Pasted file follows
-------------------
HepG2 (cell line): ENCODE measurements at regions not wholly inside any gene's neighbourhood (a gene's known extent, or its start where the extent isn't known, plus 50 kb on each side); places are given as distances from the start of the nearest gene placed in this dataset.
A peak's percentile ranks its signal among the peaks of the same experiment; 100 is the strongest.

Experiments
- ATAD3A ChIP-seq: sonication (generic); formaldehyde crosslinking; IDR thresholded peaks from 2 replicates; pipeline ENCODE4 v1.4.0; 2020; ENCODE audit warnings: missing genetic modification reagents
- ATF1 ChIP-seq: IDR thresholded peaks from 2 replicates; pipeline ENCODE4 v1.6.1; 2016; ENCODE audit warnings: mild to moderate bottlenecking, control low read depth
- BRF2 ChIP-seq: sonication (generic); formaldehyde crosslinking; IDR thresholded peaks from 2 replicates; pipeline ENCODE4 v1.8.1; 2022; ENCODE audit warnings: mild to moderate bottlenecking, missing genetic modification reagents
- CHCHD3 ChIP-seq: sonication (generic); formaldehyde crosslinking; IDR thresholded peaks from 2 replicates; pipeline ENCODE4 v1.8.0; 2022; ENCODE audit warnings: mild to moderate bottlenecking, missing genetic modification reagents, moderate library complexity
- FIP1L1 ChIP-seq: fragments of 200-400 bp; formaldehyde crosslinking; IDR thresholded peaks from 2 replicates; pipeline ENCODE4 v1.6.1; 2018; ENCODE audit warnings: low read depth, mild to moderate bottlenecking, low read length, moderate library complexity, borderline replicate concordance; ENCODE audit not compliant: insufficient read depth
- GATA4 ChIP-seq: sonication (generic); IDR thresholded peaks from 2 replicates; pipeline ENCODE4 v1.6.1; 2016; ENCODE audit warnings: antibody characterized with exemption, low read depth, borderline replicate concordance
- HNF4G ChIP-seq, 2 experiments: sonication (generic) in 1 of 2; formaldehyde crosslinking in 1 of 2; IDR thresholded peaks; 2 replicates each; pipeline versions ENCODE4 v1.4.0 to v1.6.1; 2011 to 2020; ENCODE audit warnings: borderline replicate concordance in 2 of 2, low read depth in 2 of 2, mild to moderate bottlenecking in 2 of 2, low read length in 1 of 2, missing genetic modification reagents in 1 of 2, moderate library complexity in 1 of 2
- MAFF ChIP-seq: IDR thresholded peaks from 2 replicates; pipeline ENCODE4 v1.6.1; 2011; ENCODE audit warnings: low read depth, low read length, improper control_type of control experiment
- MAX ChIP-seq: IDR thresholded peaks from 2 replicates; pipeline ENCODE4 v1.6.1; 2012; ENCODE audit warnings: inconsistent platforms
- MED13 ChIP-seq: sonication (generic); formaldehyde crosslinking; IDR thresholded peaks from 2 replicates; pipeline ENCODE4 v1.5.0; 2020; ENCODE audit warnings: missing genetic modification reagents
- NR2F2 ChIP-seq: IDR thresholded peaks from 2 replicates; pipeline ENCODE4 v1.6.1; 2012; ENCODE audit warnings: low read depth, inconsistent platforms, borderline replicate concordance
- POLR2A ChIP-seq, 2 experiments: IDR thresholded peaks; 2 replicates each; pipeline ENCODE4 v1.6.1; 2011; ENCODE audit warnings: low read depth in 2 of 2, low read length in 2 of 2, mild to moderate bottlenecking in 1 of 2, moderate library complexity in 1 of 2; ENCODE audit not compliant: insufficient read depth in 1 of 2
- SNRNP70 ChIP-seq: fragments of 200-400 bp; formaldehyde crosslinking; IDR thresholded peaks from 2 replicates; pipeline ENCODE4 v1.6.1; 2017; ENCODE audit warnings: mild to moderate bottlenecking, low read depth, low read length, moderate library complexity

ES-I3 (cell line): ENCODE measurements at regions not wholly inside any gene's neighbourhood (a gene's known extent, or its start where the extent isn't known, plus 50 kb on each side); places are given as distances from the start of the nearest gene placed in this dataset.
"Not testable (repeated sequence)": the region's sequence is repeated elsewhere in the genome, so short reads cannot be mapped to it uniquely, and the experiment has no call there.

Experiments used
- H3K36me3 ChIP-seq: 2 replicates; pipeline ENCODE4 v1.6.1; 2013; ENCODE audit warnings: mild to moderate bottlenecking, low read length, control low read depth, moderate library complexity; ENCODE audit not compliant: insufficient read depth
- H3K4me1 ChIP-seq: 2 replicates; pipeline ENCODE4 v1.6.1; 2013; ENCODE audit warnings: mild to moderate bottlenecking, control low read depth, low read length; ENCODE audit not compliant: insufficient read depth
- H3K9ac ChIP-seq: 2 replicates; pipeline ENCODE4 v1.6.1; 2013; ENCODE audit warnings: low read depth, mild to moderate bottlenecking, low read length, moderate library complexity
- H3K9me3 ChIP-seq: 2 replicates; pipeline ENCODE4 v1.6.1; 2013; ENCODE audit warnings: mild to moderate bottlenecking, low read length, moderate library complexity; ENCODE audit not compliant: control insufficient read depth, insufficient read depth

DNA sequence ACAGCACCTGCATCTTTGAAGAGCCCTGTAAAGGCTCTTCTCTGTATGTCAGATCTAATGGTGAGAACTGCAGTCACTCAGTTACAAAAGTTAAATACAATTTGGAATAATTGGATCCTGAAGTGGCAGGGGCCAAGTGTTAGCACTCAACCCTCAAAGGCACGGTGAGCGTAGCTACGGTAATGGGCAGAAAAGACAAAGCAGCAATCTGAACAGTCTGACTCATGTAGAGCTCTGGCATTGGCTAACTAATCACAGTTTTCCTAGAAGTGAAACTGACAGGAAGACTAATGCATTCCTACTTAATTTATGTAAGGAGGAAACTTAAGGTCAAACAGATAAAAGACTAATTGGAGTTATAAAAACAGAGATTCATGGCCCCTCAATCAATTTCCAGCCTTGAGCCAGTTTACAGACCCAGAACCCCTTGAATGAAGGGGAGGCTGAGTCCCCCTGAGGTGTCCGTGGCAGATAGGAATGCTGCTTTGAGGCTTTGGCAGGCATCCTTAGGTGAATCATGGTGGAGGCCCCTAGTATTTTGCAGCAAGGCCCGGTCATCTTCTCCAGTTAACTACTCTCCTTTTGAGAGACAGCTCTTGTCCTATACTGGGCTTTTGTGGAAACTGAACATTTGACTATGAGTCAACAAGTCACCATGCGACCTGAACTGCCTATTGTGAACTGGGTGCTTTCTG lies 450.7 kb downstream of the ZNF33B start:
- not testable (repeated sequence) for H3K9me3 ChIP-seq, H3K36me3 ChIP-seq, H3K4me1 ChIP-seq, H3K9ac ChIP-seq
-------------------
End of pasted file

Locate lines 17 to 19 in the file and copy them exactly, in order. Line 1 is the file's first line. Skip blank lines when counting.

ES-I3 (cell line): ENCODE measurements at regions not wholly inside any gene's neighbourhood (a gene's known extent, or its start where the extent isn't known, plus 50 kb on each side); places are given as distances from the start of the nearest gene placed in this dataset.
"Not testable (repeated sequence)": the region's sequence is repeated elsewhere in the genome, so short reads cannot be mapped to it uniquely, and the experiment has no call there.

Experiments used